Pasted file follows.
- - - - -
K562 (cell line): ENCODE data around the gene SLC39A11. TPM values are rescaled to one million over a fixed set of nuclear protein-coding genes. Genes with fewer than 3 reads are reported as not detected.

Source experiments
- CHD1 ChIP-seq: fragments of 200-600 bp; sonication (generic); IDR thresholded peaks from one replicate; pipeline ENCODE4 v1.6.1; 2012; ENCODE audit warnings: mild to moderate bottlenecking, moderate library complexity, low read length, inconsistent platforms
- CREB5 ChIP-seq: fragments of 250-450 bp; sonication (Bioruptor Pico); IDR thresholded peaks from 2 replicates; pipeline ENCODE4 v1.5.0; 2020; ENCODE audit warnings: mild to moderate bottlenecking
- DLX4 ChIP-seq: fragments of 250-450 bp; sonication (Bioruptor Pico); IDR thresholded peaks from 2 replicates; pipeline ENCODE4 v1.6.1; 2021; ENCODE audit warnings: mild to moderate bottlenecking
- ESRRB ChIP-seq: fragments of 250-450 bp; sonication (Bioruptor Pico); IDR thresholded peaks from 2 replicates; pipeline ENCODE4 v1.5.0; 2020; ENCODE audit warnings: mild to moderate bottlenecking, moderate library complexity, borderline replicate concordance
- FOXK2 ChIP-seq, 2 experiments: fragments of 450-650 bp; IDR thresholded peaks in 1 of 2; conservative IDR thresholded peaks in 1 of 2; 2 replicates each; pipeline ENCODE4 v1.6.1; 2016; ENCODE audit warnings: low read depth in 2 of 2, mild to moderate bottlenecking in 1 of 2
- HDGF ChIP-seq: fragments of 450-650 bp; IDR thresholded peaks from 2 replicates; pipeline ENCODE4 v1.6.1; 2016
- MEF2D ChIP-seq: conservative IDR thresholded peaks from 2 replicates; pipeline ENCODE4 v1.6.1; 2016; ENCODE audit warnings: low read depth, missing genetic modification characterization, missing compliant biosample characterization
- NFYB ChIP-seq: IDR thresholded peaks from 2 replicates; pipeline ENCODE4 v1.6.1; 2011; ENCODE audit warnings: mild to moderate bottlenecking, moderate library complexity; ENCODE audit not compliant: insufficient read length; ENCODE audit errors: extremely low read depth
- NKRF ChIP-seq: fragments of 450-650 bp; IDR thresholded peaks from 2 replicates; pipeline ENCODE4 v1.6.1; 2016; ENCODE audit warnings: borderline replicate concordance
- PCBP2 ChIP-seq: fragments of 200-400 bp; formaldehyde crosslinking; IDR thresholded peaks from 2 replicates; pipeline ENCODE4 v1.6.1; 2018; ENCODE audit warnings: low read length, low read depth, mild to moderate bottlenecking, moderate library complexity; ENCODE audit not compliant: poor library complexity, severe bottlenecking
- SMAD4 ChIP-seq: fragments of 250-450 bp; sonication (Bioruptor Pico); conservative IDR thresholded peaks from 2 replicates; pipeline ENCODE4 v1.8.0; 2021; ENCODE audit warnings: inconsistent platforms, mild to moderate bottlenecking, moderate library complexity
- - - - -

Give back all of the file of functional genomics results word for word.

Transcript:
K562 (cell line): ENCODE data around the gene SLC39A11. TPM values are rescaled to one million over a fixed set of nuclear protein-coding genes. Genes with fewer than 3 reads are reported as not detected.

Source experiments
- CHD1 ChIP-seq: fragments of 200-600 bp; sonication (generic); IDR thresholded peaks from one replicate; pipeline ENCODE4 v1.6.1; 2012; ENCODE audit warnings: mild to moderate bottlenecking, moderate library complexity, low read length, inconsistent platforms
- CREB5 ChIP-seq: fragments of 250-450 bp; sonication (Bioruptor Pico); IDR thresholded peaks from 2 replicates; pipeline ENCODE4 v1.5.0; 2020; ENCODE audit warnings: mild to moderate bottlenecking
- DLX4 ChIP-seq: fragments of 250-450 bp; sonication (Bioruptor Pico); IDR thresholded peaks from 2 replicates; pipeline ENCODE4 v1.6.1; 2021; ENCODE audit warnings: mild to moderate bottlenecking
- ESRRB ChIP-seq: fragments of 250-450 bp; sonication (Bioruptor Pico); IDR thresholded peaks from 2 replicates; pipeline ENCODE4 v1.5.0; 2020; ENCODE audit warnings: mild to moderate bottlenecking, moderate library complexity, borderline replicate concordance
- FOXK2 ChIP-seq, 2 experiments: fragments of 450-650 bp; IDR thresholded peaks in 1 of 2; conservative IDR thresholded peaks in 1 of 2; 2 replicates each; pipeline ENCODE4 v1.6.1; 2016; ENCODE audit warnings: low read depth in 2 of 2, mild to moderate bottlenecking in 1 of 2
- HDGF ChIP-seq: fragments of 450-650 bp; IDR thresholded peaks from 2 replicates; pipeline ENCODE4 v1.6.1; 2016
- MEF2D ChIP-seq: conservative IDR thresholded peaks from 2 replicates; pipeline ENCODE4 v1.6.1; 2016; ENCODE audit warnings: low read depth, missing genetic modification characterization, missing compliant biosample characterization
- NFYB ChIP-seq: IDR thresholded peaks from 2 replicates; pipeline ENCODE4 v1.6.1; 2011; ENCODE audit warnings: mild to moderate bottlenecking, moderate library complexity; ENCODE audit not compliant: insufficient read length; ENCODE audit errors: extremely low read depth
- NKRF ChIP-seq: fragments of 450-650 bp; IDR thresholded peaks from 2 replicates; pipeline ENCODE4 v1.6.1; 2016; ENCODE audit warnings: borderline replicate concordance
- PCBP2 ChIP-seq: fragments of 200-400 bp; formaldehyde crosslinking; IDR thresholded peaks from 2 replicates; pipeline ENCODE4 v1.6.1; 2018; ENCODE audit warnings: low read length, low read depth, mild to moderate bottlenecking, moderate library complexity; ENCODE audit not compliant: poor library complexity, severe bottlenecking
- SMAD4 ChIP-seq: fragments of 250-450 bp; sonication (Bioruptor Pico); conservative IDR thresholded peaks from 2 replicates; pipeline ENCODE4 v1.8.0; 2021; ENCODE audit warnings: inconsistent platforms, mild to moderate bottlenecking, moderate library complexity